How To Know When To Change Your Car Battery Mar 21, 2016 by Cedric (Driver Weekly)

When you are a car owner, you need to stay on top of regular maintenance and recognize when your vehicle needs attention. For example, there will most likely be a few signs when it is time to change your battery. Learning how to notice these signs in time and change your battery when it is dying, as opposed to when it is dead, avoids the stress and pressure of a dead battery. Here are five fairly clear indications that it is time for a new battery in your car.

Annual Inspections

Car batteries will almost always last over three years, but special care is required when they reach the three-year mark. At this point, you will want to have the battery inspected at least once each year to ensure that it is functional. Listen to the advice of your mechanic and don’t delay if they suggest a replacement. Start the annual inspections sooner if you are tough on your battery, such as frequently driving short distances or always getting stuck in stop-and-go traffic during your commute.

The Owner’s Manual

The best information on your battery will come from your owner’s manual. There should be a maintenance schedule listed inside and there will be tasks such as inspecting the battery, in addition to replacing it. Change the battery at the interval mentioned in the manual (or earlier) and don’t wait for other warning signs if the recommended time has already passed.


If you notice leakage from your battery, you will need to repair or replace it as soon as possible. Leaking can lead to corrosion around the battery posts. In a pinch, you may be able to get away with cleaning the gunk along the posts, but you should seriously consider changing the battery or getting an inspection. Even if you can’t see visible liquid coming from the battery, you want to pay attention to other signs. For example, if the battery fluid level is consistently low no matter how often you fill it, you will want to have the battery inspected, along with the charging system.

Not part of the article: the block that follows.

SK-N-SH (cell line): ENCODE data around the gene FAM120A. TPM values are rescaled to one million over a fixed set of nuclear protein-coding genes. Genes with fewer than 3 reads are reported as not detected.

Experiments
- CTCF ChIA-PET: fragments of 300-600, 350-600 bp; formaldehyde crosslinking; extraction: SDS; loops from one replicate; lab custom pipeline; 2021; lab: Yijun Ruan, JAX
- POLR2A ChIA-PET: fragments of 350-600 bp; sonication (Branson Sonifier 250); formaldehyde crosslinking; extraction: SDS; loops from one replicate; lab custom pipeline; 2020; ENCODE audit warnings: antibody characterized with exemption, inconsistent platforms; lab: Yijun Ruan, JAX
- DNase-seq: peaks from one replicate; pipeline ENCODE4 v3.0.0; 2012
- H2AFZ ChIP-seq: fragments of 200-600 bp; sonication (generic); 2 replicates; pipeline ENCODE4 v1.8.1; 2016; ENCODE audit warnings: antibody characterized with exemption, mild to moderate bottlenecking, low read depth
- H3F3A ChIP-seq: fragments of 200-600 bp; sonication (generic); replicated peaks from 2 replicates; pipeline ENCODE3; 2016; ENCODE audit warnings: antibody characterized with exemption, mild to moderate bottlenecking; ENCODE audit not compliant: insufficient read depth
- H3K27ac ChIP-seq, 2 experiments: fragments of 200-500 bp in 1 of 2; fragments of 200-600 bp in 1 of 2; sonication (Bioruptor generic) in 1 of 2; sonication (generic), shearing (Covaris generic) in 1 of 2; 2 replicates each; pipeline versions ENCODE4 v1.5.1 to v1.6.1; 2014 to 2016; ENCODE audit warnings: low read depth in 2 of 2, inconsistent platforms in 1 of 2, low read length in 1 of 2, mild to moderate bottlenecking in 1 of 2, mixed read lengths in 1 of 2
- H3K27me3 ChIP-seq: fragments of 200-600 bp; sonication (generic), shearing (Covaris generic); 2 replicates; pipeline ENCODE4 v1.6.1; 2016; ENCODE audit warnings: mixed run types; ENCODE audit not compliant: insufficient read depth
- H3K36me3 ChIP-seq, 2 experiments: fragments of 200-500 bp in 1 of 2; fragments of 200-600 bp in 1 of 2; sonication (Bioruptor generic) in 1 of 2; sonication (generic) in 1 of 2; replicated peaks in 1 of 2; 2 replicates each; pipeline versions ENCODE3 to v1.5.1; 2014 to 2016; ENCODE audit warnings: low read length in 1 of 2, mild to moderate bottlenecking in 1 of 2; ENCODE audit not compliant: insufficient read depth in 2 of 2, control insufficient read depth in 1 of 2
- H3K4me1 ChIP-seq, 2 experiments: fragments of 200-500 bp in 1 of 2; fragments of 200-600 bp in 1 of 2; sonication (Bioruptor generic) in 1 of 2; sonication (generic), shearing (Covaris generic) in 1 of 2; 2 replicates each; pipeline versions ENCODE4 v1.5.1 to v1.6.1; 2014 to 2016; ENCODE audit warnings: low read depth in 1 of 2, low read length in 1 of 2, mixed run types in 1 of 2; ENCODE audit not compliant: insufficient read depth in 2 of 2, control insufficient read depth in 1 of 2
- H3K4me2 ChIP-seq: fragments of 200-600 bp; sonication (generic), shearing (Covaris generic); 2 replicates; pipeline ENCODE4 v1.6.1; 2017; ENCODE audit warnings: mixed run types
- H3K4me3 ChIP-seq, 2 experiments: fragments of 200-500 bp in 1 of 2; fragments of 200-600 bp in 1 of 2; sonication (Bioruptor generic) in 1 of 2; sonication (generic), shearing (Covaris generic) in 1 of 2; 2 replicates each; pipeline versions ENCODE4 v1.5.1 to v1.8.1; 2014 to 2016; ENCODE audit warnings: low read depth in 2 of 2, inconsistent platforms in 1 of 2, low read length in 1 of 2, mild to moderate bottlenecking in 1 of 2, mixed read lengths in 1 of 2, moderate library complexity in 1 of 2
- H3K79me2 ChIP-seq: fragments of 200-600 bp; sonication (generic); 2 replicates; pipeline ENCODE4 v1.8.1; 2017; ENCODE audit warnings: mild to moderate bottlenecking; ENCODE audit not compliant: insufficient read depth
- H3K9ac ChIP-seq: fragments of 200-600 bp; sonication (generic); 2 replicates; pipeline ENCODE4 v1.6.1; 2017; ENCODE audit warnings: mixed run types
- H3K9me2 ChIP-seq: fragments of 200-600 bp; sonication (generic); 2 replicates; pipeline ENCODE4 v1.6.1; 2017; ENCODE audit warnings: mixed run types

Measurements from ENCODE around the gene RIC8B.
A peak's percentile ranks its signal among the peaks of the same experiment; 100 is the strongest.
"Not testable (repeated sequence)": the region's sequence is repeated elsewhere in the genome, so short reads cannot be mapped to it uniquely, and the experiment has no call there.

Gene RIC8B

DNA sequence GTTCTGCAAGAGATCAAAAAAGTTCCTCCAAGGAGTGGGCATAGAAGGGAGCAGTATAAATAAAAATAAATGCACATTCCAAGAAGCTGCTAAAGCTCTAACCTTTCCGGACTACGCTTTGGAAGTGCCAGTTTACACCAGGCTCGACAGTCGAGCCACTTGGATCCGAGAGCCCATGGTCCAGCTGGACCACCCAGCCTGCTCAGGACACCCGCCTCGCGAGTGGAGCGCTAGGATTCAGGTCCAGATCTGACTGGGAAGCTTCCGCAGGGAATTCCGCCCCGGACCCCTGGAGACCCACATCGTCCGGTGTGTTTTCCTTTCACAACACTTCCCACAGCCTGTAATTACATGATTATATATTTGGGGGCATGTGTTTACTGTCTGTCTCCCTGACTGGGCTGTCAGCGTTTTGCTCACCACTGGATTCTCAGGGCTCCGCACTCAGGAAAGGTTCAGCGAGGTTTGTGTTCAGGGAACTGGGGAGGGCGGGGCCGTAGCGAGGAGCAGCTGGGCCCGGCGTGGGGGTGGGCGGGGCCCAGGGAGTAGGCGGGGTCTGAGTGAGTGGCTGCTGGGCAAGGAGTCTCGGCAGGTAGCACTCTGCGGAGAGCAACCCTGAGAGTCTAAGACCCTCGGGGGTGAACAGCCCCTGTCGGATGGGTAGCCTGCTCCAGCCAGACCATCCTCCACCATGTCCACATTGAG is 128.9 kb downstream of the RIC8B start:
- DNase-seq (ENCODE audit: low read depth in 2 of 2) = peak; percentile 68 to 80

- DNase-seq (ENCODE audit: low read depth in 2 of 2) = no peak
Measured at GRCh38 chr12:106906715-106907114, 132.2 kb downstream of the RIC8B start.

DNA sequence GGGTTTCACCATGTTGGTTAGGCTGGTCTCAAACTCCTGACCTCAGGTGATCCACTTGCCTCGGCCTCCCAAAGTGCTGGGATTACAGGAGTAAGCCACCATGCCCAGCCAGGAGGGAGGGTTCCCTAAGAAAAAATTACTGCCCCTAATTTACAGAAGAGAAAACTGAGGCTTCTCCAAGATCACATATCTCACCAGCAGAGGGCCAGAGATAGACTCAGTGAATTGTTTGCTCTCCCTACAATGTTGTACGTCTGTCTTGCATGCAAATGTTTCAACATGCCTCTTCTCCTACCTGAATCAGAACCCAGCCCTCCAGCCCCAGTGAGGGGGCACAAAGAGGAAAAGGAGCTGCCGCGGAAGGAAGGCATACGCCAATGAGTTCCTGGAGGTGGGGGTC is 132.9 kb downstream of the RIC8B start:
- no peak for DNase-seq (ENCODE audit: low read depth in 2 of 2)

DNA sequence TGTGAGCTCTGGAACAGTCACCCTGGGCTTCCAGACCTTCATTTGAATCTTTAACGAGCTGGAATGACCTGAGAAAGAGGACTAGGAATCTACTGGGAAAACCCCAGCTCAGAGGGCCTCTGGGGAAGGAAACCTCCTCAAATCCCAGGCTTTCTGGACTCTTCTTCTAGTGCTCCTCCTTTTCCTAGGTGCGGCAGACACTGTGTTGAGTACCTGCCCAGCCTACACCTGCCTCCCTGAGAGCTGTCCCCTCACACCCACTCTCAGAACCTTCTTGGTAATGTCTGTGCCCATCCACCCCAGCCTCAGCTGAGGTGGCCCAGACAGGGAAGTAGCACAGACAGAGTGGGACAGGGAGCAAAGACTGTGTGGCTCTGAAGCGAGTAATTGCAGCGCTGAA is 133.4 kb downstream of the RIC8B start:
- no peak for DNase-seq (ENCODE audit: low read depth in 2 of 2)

Obvious Damage

Leakage isn’t the only type of obvious damage that can occur to a battery. In some cases, the battery may appear swollen or bloated. This typically occurs when the battery is exposed to excess heat and it’s incredibly damaging to your battery. If you notice any other obvious signs of damage that can’t be repaired, replace the battery.

Warning Signals

Pay attention to the warning lights on your car’s dashboard. Those related to the battery obviously require a battery inspection, but the check engine light may also go on if the battery is weak and dying. You should also look out for a slow engine crank. If the engine cranks in a sluggish manner or takes a long time to start, your battery is probably on its last legs.

There’s nothing worse than sitting in the driveway with a dead battery. But if you pay attention to the warning signs you can replace your battery before it’s too late. This way, you can avoid any significant damage or difficulty.


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